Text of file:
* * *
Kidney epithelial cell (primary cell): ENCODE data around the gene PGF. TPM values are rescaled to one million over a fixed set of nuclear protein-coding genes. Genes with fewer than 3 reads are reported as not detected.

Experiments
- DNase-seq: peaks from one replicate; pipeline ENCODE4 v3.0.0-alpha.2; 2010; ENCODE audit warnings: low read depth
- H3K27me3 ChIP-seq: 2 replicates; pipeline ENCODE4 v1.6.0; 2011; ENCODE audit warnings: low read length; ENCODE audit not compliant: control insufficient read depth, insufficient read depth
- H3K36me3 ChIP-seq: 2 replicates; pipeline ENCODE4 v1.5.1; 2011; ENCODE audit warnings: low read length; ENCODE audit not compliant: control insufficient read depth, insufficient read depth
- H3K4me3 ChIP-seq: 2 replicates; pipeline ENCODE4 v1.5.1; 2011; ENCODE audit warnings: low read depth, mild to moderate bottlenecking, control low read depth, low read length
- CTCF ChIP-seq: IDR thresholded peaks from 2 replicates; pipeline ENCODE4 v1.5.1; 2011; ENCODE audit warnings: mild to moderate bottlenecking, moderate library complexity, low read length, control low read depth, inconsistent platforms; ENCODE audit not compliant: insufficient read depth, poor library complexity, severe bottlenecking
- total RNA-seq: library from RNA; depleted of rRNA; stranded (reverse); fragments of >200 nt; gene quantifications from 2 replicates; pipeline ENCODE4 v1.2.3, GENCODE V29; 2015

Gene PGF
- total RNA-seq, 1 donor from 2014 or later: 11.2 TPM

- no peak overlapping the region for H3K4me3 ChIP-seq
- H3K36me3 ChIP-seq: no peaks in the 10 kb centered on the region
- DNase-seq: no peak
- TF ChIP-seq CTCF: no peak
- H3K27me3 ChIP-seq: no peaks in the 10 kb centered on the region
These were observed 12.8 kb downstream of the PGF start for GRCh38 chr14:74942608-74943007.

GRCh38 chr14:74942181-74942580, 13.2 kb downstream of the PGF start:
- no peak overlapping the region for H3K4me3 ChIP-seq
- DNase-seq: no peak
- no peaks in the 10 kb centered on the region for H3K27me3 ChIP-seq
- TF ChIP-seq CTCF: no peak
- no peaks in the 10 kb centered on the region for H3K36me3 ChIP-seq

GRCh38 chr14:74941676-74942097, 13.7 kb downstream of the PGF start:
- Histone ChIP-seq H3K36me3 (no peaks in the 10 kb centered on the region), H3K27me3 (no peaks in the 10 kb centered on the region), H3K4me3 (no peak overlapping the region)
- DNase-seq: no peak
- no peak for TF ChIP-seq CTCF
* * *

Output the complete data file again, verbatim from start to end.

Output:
Kidney epithelial cell (primary cell): ENCODE data around the gene PGF. TPM values are rescaled to one million over a fixed set of nuclear protein-coding genes. Genes with fewer than 3 reads are reported as not detected.

Experiments
- DNase-seq: peaks from one replicate; pipeline ENCODE4 v3.0.0-alpha.2; 2010; ENCODE audit warnings: low read depth
- H3K27me3 ChIP-seq: 2 replicates; pipeline ENCODE4 v1.6.0; 2011; ENCODE audit warnings: low read length; ENCODE audit not compliant: control insufficient read depth, insufficient read depth
- H3K36me3 ChIP-seq: 2 replicates; pipeline ENCODE4 v1.5.1; 2011; ENCODE audit warnings: low read length; ENCODE audit not compliant: control insufficient read depth, insufficient read depth
- H3K4me3 ChIP-seq: 2 replicates; pipeline ENCODE4 v1.5.1; 2011; ENCODE audit warnings: low read depth, mild to moderate bottlenecking, control low read depth, low read length
- CTCF ChIP-seq: IDR thresholded peaks from 2 replicates; pipeline ENCODE4 v1.5.1; 2011; ENCODE audit warnings: mild to moderate bottlenecking, moderate library complexity, low read length, control low read depth, inconsistent platforms; ENCODE audit not compliant: insufficient read depth, poor library complexity, severe bottlenecking
- total RNA-seq: library from RNA; depleted of rRNA; stranded (reverse); fragments of >200 nt; gene quantifications from 2 replicates; pipeline ENCODE4 v1.2.3, GENCODE V29; 2015

Gene PGF
- total RNA-seq, 1 donor from 2014 or later: 11.2 TPM

- no peak overlapping the region for H3K4me3 ChIP-seq
- H3K36me3 ChIP-seq: no peaks in the 10 kb centered on the region
- DNase-seq: no peak
- TF ChIP-seq CTCF: no peak
- H3K27me3 ChIP-seq: no peaks in the 10 kb centered on the region
These were observed 12.8 kb downstream of the PGF start for GRCh38 chr14:74942608-74943007.

GRCh38 chr14:74942181-74942580, 13.2 kb downstream of the PGF start:
- no peak overlapping the region for H3K4me3 ChIP-seq
- DNase-seq: no peak
- no peaks in the 10 kb centered on the region for H3K27me3 ChIP-seq
- TF ChIP-seq CTCF: no peak
- no peaks in the 10 kb centered on the region for H3K36me3 ChIP-seq

GRCh38 chr14:74941676-74942097, 13.7 kb downstream of the PGF start:
- Histone ChIP-seq H3K36me3 (no peaks in the 10 kb centered on the region), H3K27me3 (no peaks in the 10 kb centered on the region), H3K4me3 (no peak overlapping the region)
- DNase-seq: no peak
- no peak for TF ChIP-seq CTCF